From a steep career ladder to Machu Picchu, this broker knows how to climb

From a steep career ladder to Machu Picchu, this broker knows how to climb | Insurance Business

From a steep career ladder to Machu Picchu, this broker knows how to climb

One broker is living and breathing Diana Ross’s 1970 hit, as her own career climb in insurance has mirrored a trek she recently completed to Machu Picchu – with a two-year-old in tow, no less.

“I love to travel – that’s one of my passions. If I have some free time, I’m always thinking about my next move and where I’m going to go,” said Vanessa Ruiz (pictured), senior commercial underwriter and broker at Risk Placement Services (RPS) in the greater New York City area. “In my life, I prioritize, I plan, and I execute, and that’s what I did with [this] trip.”

Reaching the high altitudes of Machu Picchu started with a flight to Lima, and then another flight to Cusco, which was once the capital of the Inca Empire. A few trains and buses later, and Ruiz, as well as her husband, parents, local guide, and two-year-old son, were at the trail’s starting point.

As if the four-and-a-half-hour hike to Machu Picchu wasn’t enough, Ruiz also wanted to represent RPS, so she asked her boss if she could bring an RPS flag to the ruins of the ancient city for a great photo op, and to show that RPS employees do more than insurance. She fashioned a banner out of a tote bag with the RPS logo (see below), and the rest is history.

One look at Ruiz’s insurance career, and it’s clear that the broker knows how to make her way to the top of any summit. She started off working on the administrative side of insurance for a small retail agency when she was in high school, and she eventually spent five years there, learning about home and auto insurance.

“As I got my degree in business management and administration, I thought I could move into something else [outside of insurance], but then I got the opportunity to move to a mid-sized agency doing personal lines, so I took it,” said Ruiz. “I was there for about two and a half years, and, after that, I felt like I was stagnant and I wasn’t sure what I wanted to do [next].”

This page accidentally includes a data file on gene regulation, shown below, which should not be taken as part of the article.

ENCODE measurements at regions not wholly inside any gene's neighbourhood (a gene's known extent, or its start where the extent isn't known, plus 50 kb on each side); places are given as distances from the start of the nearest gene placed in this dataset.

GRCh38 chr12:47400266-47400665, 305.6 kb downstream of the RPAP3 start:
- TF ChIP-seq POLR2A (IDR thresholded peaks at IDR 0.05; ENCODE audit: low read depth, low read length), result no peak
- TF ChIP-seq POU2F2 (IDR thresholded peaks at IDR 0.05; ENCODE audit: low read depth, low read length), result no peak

It turns out that the next jump would land Ruiz a gig at Burns & Wilcox, and while she didn’t have the experience in commercial lines that the role required, she convinced the company to give her a chance.

“I told them upfront, I don’t have experience in commercial, but what I can tell you is that I work hard,” she told Insurance Business. She was hired on to assist the largest producer at the agency, and, two years on, Ruiz got the opportunity to learn the underwriting ropes before working on her own as a producer and underwriter, where she had to build her own relationships with retail agents from the ground up. When that producer (and her mentor) retired, she was ready to take over his book.

Finally, in 2018, Ruiz was hired at RPS, and began the next chapter of her journey in insurance.

“RPS was actually always my biggest competitor,” said Ruiz. “I would lose accounts to RPS, so when the opportunity came and I was approached [by the company], I was also ready to move on from where I was, so it was perfect timing. If I can’t beat them, I’m going to join them, so I joined them.”

Commercial lines has become Ruiz’s bread and butter, as has helping retail agents find solutions for their risks. In fact, she is today one of the leading writers of new business in the office, and her relationships include some of the largest retailers in the territory – some of which are so strong that Ruiz will work out of her top agent’s office once a month, becoming the go-to wholesaler in those shops.

“I like to be on my toes and commercial lines definitely does that – you never get one single risk that’s going to be the same and, every day, you’re seeing something different, whether it’s a line of business or a type of exposure,” she said. “I really love being able to place the harder risks that these agents can’t place with their admitted markets.”

However, being a young woman and new face in the industry was at times challenging. Ruiz explained that she had a lot of doors closed in her face, but she never gave up.

Read more: Successful women in insurance 'willing to take risks'

“I just kept on going, and kept on trying to make appointments until I was finally given the chance, and when I was given the chance, that was my time to prove myself – prove my service, prove the way that I work, and just let them know that I’m not going to let them down,” said Ruiz, who is also a member of the PIA Young Insurance Professionals (YIP), where she gets a chance to network with other professionals and learn even more about insurance.

“My advice for someone who’s coming into this industry is to learn as much as you can,” she said. “It doesn’t matter if you’ve been here for 40 years – you never stop learning.”